In the past data center infrastructure management (DCIM) had been seen as hardware issue. With more insight, it’s been determined that the real challenge is not with the hardware but with how all of the data is monitored, managed and analyzed. The main issue is the connectivity between all of the systems in the center.
Since the average data center might have up to 10,000 data points, which results in stranded data. Whether the operator is on the facility, infrastructure or IT side, the data points are not only between them but isolated in each category.
Disjointed Data in Data Center Infrastructure Management
Today’s modern data management centers include a multitude of systems like generator control systems, electrical power control systems, uninterruptable power systems and the building management system. However, their systems do not communicate with each other, and operators can’t view the data in a meaningful, connected way. Often, these systems are also isolated from the operator’s company network and cannot be accessed remotely.
The bottom line is that these systems collect a mass of data, yet the data is stranded. A good DCIM system need to provide the whole picture of data, servers, racks, mechanical, electrical and plumbing systems.
No Established Hierarchy
The solution is to design a comprehensive DCIM system that recognizes the breadth and diversity of the information and one that can arrange the data points in a hierarchy. There should also be multiple hierarchies across all systems. Once the structure has been built around a hierarchy, a repeatable system can be developed.
While a great deal of intelligence needs to be imposed on all of the systems in the data center to create a dynamic infrastructure that can fine tune itself to match data center resource supply with workload demand, success is dependent on having the data arranged hierarchically.
Inefficient Data Center Cooling with Data Center Infrastructure Management
As the densities of IT equipment increase, underfloor main distribution blocks or racks is not enough for efficient cooling and power costs. DCIM needs to be combined with building information modeling (BIM). A BIM system ensures that the computer room air conditioning is correctly positioned to provide the rights flows to equipment that has thermal limits. The integration of DCIM and BIM will allow companies to optimize energy usage and use IT more efficiently.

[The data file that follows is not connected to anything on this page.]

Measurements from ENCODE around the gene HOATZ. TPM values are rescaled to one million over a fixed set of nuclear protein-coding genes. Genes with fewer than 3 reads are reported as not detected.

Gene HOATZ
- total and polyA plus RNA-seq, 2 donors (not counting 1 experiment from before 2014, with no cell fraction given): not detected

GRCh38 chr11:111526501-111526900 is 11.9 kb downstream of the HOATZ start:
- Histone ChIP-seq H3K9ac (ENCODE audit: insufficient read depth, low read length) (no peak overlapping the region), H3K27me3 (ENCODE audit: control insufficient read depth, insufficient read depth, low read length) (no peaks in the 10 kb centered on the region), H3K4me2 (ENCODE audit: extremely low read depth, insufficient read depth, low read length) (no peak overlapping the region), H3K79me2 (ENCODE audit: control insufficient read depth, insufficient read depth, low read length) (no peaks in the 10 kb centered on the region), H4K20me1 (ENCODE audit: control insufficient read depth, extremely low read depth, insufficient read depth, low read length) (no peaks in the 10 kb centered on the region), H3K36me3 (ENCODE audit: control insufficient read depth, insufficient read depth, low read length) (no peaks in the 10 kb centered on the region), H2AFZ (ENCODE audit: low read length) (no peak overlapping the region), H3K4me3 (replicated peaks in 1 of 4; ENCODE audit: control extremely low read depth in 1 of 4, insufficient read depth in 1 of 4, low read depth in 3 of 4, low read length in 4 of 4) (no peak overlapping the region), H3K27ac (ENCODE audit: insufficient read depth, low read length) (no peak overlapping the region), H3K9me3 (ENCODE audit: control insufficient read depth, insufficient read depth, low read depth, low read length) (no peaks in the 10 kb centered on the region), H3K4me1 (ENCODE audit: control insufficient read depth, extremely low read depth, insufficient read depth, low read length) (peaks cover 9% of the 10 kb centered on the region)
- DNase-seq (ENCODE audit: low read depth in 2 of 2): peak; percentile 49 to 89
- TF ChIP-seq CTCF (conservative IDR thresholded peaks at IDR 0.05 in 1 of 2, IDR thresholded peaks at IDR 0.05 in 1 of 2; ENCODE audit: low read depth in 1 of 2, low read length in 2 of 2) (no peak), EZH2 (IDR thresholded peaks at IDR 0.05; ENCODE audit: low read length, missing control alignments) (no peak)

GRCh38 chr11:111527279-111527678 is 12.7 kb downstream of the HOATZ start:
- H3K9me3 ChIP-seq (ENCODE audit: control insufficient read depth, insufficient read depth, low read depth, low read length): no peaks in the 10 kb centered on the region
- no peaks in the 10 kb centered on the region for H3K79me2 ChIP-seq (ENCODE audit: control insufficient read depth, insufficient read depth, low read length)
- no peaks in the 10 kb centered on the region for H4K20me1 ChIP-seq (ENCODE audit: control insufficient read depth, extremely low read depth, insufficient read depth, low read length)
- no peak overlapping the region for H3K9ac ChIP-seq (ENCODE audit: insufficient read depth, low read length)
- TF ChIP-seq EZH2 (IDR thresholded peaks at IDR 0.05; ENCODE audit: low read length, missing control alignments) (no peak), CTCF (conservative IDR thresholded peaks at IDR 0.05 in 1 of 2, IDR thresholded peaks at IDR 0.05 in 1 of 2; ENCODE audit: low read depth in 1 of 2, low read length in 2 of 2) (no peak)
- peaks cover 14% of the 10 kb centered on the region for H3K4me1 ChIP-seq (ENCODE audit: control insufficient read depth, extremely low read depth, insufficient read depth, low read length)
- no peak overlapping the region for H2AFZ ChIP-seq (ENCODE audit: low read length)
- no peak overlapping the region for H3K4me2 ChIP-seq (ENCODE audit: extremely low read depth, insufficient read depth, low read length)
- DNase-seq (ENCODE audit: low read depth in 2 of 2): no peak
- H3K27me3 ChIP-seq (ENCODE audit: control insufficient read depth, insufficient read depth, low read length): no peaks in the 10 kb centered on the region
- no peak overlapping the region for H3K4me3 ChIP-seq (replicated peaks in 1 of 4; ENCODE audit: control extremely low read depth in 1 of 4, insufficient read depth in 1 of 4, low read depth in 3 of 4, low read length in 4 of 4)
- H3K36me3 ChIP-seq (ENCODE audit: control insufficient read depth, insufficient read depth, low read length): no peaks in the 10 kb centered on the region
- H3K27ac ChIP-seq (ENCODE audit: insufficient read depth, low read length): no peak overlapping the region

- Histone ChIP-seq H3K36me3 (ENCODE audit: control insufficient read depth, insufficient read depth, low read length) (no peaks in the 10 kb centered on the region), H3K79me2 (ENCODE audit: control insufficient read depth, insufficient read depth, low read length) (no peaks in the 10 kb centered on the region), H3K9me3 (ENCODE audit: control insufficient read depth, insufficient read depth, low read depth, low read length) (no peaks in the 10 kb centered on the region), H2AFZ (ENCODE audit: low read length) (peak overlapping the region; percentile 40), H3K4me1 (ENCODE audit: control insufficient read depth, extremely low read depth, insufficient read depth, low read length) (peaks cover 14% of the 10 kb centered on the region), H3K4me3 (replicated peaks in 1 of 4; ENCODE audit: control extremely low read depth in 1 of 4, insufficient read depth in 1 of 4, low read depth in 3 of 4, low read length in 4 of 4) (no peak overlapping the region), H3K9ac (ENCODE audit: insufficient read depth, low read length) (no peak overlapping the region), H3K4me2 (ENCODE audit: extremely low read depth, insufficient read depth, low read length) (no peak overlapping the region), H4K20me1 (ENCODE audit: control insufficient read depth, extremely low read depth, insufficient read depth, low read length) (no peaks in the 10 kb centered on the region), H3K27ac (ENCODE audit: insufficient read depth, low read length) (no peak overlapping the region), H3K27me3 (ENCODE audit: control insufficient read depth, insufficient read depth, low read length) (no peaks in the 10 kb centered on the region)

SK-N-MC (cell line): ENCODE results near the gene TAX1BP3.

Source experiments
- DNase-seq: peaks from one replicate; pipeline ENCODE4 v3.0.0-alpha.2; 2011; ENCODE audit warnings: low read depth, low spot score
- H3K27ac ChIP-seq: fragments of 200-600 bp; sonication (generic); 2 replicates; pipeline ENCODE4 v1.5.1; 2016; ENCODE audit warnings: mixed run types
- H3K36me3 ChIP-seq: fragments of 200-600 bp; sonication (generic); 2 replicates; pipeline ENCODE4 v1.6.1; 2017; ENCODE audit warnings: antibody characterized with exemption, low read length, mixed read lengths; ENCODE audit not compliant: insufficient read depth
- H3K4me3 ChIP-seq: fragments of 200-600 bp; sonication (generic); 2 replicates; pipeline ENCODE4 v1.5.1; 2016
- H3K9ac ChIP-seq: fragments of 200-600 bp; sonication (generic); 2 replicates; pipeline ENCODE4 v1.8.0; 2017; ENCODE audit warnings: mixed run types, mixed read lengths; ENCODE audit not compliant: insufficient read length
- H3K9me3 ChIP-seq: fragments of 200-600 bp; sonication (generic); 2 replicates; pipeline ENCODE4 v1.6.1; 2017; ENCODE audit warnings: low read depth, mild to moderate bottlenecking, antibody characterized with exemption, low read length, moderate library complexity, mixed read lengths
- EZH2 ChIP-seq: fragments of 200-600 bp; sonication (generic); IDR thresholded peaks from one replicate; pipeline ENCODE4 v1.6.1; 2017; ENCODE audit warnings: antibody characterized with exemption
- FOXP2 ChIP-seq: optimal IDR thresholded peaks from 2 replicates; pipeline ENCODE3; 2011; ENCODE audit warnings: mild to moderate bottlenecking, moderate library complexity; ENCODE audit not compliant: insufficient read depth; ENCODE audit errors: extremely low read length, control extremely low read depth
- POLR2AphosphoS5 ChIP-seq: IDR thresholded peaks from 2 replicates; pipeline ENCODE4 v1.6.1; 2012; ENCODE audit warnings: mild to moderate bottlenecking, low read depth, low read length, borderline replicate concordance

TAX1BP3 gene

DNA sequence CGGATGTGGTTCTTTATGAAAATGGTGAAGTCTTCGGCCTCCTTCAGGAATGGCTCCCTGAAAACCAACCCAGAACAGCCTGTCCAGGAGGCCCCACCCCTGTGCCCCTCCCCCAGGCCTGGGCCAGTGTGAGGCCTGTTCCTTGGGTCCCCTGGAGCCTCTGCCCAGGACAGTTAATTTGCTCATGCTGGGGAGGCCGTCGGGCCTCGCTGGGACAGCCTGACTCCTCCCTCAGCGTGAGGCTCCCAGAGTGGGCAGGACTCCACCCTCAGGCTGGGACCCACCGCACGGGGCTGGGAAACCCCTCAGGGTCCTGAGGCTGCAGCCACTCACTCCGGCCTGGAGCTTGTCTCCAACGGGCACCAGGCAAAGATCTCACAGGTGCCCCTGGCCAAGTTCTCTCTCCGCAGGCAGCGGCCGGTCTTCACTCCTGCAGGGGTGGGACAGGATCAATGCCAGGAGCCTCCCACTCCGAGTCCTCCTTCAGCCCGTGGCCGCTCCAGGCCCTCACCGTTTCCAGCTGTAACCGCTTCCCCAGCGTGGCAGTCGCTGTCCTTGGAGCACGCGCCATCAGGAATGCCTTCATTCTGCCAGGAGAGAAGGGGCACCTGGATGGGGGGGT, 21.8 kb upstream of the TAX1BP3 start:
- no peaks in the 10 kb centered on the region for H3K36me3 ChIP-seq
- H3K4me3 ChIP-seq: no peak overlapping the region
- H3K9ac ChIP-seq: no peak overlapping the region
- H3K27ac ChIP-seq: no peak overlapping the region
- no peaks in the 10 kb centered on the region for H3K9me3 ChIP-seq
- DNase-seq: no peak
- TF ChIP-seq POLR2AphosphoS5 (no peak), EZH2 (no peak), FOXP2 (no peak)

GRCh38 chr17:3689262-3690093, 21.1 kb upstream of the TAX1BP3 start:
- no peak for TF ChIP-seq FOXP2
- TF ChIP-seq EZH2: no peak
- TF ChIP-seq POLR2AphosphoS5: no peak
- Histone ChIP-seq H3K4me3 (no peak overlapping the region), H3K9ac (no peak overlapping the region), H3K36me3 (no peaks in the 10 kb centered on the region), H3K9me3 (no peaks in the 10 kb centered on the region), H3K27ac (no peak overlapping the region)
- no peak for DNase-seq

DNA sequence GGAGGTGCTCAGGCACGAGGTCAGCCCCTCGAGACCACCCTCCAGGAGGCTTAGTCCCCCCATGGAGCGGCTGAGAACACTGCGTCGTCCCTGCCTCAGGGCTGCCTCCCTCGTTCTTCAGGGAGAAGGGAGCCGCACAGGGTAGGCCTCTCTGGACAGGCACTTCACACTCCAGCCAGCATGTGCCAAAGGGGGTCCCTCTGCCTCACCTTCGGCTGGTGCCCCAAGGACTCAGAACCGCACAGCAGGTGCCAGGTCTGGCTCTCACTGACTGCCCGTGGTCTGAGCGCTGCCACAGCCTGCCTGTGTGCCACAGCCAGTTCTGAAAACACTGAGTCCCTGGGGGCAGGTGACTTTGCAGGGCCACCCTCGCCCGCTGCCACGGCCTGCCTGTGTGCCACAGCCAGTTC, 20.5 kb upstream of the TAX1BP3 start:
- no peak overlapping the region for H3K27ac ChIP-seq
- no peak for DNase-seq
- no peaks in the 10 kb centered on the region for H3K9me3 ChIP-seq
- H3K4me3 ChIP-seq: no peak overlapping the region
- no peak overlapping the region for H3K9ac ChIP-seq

As the size and number of data centers continue to grow, they must be evaluated, re-imagined and innovated. There is no excuse for data centers to have stranded data and be energy draining. Data center operators need to educate staff about changes in the data center’s building blocks and the core. Software infrastructures and hardware infrastructures all need to work synergistically for efficiency and while surface-level fixes are good, there is much for needed.
Data centers need to be based on open architecture principles and more intuitive to manage. Taking all of these factors into consideration, solutions are than proactive and preventative.
Since data center houses are critical to the daily operations of today’s companies, it’s also important for companies to stop using outdated methods. Refusal to adopt innovation in data centers is shortsighted and leads to lost money and time.
Katrina in addition to her work with rack solutions Katrina has a video series featured on Youtube called ask Katrina that aids in answering your IT needs.